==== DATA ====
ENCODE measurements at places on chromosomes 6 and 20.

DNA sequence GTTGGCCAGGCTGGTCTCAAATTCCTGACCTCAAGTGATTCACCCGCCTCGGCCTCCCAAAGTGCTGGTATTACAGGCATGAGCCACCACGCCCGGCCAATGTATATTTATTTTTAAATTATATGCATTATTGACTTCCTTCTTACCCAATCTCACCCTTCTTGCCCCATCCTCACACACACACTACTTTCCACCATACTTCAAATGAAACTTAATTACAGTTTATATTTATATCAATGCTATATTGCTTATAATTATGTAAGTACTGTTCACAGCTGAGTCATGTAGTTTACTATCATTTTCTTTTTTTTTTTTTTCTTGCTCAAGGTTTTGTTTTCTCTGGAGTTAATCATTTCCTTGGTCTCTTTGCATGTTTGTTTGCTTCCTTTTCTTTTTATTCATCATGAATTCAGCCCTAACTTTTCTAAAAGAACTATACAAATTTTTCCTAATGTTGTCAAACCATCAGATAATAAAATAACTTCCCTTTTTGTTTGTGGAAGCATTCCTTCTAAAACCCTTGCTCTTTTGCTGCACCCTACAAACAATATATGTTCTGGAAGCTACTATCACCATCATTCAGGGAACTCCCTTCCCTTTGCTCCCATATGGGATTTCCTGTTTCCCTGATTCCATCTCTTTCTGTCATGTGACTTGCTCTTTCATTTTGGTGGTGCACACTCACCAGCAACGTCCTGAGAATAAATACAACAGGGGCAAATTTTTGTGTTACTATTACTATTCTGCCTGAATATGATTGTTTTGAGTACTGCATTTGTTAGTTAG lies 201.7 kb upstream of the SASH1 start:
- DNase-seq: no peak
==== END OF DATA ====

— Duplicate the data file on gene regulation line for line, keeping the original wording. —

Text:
ENCODE measurements at places on chromosomes 6 and 20.

DNA sequence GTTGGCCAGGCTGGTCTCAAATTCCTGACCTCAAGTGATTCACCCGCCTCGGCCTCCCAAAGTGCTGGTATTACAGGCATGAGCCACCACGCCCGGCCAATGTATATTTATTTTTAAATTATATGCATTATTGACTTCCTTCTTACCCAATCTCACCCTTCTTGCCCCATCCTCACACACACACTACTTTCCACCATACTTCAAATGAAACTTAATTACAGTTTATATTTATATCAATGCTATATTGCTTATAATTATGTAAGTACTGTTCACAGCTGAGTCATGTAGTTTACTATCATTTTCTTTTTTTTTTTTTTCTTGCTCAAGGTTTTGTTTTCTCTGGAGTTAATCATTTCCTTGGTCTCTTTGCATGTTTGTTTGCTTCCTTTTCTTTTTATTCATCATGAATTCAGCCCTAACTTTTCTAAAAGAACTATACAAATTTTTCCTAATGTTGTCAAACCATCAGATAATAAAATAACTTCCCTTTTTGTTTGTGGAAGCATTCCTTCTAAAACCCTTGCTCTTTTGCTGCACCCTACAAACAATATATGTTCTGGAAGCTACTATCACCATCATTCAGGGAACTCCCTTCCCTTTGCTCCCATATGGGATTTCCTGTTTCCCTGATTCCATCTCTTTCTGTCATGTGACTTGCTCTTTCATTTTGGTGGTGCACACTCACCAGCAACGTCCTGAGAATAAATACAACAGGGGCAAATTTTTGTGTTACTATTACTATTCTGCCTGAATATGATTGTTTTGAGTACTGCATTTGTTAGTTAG lies 201.7 kb upstream of the SASH1 start:
- DNase-seq: no peak